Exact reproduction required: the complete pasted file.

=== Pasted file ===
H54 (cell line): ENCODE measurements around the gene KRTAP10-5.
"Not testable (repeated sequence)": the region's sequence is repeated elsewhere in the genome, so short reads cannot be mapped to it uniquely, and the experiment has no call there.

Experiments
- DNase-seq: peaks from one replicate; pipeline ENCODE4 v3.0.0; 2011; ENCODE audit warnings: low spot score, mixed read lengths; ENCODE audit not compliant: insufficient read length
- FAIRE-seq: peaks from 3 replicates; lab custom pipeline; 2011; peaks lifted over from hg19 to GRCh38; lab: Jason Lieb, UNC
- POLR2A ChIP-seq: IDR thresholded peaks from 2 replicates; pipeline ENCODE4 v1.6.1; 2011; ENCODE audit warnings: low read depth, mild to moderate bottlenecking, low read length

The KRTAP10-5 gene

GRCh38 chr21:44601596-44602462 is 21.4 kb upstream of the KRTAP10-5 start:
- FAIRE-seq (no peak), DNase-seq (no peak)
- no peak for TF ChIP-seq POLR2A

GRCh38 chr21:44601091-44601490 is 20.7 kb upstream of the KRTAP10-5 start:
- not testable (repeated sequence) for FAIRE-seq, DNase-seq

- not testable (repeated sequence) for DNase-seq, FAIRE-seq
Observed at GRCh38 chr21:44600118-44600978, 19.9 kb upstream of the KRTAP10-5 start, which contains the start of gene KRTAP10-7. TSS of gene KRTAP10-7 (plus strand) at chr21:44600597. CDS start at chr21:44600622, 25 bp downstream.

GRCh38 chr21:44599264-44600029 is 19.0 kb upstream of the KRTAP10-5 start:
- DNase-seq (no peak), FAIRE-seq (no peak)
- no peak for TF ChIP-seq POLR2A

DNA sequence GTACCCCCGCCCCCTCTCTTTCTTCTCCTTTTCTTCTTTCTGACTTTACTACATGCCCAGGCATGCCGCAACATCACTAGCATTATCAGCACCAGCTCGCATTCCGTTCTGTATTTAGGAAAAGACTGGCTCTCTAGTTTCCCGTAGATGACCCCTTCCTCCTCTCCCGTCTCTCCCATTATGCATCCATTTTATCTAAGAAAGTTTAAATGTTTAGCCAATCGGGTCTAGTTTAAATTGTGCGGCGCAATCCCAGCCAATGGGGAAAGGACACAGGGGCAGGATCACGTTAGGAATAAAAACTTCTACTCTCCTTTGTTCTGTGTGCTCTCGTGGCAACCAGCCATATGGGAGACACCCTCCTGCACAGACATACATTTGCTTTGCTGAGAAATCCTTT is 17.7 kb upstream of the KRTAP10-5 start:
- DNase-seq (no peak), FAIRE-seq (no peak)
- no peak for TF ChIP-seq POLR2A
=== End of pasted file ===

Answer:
H54 (cell line): ENCODE measurements around the gene KRTAP10-5.
"Not testable (repeated sequence)": the region's sequence is repeated elsewhere in the genome, so short reads cannot be mapped to it uniquely, and the experiment has no call there.

Experiments
- DNase-seq: peaks from one replicate; pipeline ENCODE4 v3.0.0; 2011; ENCODE audit warnings: low spot score, mixed read lengths; ENCODE audit not compliant: insufficient read length
- FAIRE-seq: peaks from 3 replicates; lab custom pipeline; 2011; peaks lifted over from hg19 to GRCh38; lab: Jason Lieb, UNC
- POLR2A ChIP-seq: IDR thresholded peaks from 2 replicates; pipeline ENCODE4 v1.6.1; 2011; ENCODE audit warnings: low read depth, mild to moderate bottlenecking, low read length

The KRTAP10-5 gene

GRCh38 chr21:44601596-44602462 is 21.4 kb upstream of the KRTAP10-5 start:
- FAIRE-seq (no peak), DNase-seq (no peak)
- no peak for TF ChIP-seq POLR2A

GRCh38 chr21:44601091-44601490 is 20.7 kb upstream of the KRTAP10-5 start:
- not testable (repeated sequence) for FAIRE-seq, DNase-seq

- not testable (repeated sequence) for DNase-seq, FAIRE-seq
Observed at GRCh38 chr21:44600118-44600978, 19.9 kb upstream of the KRTAP10-5 start, which contains the start of gene KRTAP10-7. TSS of gene KRTAP10-7 (plus strand) at chr21:44600597. CDS start at chr21:44600622, 25 bp downstream.

GRCh38 chr21:44599264-44600029 is 19.0 kb upstream of the KRTAP10-5 start:
- DNase-seq (no peak), FAIRE-seq (no peak)
- no peak for TF ChIP-seq POLR2A

DNA sequence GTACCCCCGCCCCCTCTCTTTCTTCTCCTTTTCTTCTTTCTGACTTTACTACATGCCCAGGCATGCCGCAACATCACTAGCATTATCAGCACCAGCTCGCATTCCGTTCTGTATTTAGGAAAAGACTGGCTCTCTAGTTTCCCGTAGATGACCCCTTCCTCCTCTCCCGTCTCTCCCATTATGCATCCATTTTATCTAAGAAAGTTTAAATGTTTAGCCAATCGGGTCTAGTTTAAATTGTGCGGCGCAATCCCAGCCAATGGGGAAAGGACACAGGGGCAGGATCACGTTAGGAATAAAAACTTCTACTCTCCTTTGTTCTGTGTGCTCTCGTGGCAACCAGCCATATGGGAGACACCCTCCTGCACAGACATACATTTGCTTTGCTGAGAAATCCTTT is 17.7 kb upstream of the KRTAP10-5 start:
- DNase-seq (no peak), FAIRE-seq (no peak)
- no peak for TF ChIP-seq POLR2A